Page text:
Going another level down, we would discover that classical education has also traditionally emphasized:

  • The training of leaders: Those governing and leading culture were educated classically while others were trained for particular jobs and tasks.
  • Reflection and leisure: Time for discussion, thought, and application was a necessary part of acquiring wisdom, capacity, and skill.
  • A common curriculum: Students all studied the essential curriculum of the seven liberal arts, which were thought to prepare students for any profession or field of endeavor.
  • Interaction with tradition: The knowledge, wisdom, and art of the past were honored and studied for present use.
  • Innovation according to need: Classical education adapted to new geography, circumstances, discoveries, and continued with “theme and variation.”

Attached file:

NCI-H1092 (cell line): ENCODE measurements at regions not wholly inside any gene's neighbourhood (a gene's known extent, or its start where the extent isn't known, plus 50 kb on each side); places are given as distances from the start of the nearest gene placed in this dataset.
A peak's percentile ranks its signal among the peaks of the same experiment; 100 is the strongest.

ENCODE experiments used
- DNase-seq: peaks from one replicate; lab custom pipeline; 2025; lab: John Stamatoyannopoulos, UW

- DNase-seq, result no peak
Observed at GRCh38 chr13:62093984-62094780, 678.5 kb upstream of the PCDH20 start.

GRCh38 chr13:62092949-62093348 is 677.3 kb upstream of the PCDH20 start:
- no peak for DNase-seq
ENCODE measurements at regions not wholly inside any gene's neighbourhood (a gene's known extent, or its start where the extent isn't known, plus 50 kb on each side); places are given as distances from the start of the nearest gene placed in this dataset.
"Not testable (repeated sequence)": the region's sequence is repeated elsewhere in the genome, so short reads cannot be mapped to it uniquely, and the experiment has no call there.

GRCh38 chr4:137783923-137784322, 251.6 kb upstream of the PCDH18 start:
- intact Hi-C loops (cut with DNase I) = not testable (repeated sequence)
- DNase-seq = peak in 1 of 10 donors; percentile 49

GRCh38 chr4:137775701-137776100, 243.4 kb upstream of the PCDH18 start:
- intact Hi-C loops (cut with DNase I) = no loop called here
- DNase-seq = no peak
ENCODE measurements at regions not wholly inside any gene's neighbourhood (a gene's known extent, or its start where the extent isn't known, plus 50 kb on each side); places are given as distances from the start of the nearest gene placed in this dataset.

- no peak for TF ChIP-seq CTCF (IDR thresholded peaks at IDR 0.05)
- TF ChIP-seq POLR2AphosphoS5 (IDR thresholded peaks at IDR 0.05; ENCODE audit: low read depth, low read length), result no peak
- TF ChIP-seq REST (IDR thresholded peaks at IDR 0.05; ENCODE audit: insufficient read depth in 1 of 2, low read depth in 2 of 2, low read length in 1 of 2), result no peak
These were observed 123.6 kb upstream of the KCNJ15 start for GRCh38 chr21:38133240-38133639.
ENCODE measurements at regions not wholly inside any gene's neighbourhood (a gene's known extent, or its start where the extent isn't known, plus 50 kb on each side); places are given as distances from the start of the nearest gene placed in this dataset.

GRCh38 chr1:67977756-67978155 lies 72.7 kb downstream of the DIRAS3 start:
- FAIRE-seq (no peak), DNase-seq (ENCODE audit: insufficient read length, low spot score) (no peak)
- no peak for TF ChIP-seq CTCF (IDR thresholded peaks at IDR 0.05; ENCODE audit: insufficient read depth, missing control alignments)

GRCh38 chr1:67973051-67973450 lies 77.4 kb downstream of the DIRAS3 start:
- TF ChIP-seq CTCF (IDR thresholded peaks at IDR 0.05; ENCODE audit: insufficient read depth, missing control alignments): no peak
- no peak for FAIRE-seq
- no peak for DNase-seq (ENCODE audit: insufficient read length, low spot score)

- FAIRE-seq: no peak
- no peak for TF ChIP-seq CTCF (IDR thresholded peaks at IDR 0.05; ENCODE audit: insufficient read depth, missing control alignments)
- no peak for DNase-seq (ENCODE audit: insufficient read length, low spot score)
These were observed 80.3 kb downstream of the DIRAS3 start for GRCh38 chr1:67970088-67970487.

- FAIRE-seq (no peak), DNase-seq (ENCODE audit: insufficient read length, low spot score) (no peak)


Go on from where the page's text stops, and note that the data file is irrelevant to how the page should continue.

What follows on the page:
• Partnership with the church: Education was informed and guided by church liturgy, teaching, training, and financial support.
  • Training affections and the intellectual virtues: Educators sought to shape and form the student and not merely inform him; students were taught to “love that which is lovely” and acquire the virtues necessary to be eager and excellent seekers of truth.

With homeschooling parents talking increasingly about the classical approach to education, it will do everyone good to become familiar with the basic contours or essential elements of traditional, classical education. We should avoid facile, “straw man” constructions of classical education that are easy to dismiss as much as we should avoid glowing and sentimental descriptions that present it as a cure-all. By becoming more familiar with this rich tradition in education, we will better communicate and better make use of its riches.